Alieza Durana wrote for the Better Life Lab blog on Slate on gender inequality in Puerto Rico after Hurricane Maria.
In the aftermath of Hurricane Maria, San Juan’s Mayor Carmen Yulín Cruz has emerged as a real-life Wonder Woman, wading through flood waters to find her constituents, handing out solar lamps to heartbroken families, and passionately demanding help from a reluctant federal government. She’s one of many Puerto Rican women who’ve been key to its development in hard times. “Historically, women have carried movements but been silenced. In many ways, she’s more qualified to lead than the governor. I see her as tied to the modern Puerto Rican woman in terms of her education [and] business background, now taking the lead,” says Mirelsie Velazquez, a Puerto Rican woman herself and assistant professor of educational leadership and policy studies at the University of Oklahoma, of San Juan’s mayor.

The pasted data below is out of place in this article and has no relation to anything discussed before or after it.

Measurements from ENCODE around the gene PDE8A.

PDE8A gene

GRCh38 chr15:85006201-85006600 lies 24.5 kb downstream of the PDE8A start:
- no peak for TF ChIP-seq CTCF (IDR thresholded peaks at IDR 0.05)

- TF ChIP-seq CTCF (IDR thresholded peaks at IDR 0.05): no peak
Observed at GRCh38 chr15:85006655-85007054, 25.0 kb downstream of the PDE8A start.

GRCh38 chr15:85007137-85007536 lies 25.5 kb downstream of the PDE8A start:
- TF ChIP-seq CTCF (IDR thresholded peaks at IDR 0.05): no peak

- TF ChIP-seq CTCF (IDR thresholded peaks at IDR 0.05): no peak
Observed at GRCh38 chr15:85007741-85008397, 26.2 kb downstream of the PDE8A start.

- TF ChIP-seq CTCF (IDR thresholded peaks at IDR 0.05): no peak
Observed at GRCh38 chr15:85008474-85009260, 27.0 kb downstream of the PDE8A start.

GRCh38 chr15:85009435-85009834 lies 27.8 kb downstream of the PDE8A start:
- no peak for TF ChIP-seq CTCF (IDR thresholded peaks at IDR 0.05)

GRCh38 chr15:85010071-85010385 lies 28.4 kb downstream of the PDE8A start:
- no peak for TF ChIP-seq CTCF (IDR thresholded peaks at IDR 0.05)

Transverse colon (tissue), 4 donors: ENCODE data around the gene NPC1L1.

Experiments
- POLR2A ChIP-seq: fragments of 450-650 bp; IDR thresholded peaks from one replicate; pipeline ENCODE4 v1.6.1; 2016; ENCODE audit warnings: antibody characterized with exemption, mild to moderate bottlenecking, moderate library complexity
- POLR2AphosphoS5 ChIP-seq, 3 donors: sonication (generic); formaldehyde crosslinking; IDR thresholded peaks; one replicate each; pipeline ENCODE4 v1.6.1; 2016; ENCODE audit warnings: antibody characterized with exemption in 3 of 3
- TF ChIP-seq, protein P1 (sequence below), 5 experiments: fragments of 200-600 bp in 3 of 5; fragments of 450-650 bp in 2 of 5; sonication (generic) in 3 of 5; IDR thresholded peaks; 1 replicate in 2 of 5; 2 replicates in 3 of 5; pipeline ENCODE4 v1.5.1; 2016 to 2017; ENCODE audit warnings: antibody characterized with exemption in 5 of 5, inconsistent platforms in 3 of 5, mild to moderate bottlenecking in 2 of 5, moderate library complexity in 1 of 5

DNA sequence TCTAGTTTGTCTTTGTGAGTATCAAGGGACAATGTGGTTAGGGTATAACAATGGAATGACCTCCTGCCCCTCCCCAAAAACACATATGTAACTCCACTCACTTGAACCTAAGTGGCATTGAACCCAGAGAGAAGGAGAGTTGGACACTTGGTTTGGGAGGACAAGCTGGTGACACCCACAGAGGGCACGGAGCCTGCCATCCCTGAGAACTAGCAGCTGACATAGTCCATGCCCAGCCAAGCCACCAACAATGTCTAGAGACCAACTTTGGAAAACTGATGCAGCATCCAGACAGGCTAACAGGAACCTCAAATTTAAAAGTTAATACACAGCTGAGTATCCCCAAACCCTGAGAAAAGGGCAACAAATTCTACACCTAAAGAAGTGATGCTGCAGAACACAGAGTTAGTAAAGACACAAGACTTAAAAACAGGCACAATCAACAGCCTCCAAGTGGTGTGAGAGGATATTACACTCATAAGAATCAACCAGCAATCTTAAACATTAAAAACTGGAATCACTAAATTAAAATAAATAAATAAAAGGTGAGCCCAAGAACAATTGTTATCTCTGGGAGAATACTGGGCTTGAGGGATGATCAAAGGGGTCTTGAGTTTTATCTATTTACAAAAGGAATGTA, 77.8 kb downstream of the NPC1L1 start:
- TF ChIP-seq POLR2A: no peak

But for all the incredible progress and strength Cruz represents as a new feminist icon, the worst is still ahead for Puerto Rican women in general, and not just because of the hurricane. “There was a short time period before the recession when different types of employment opportunities grew for women. However, what’s going to happen now is that the markets they’ve entered have been destroyed,” says Velazquez.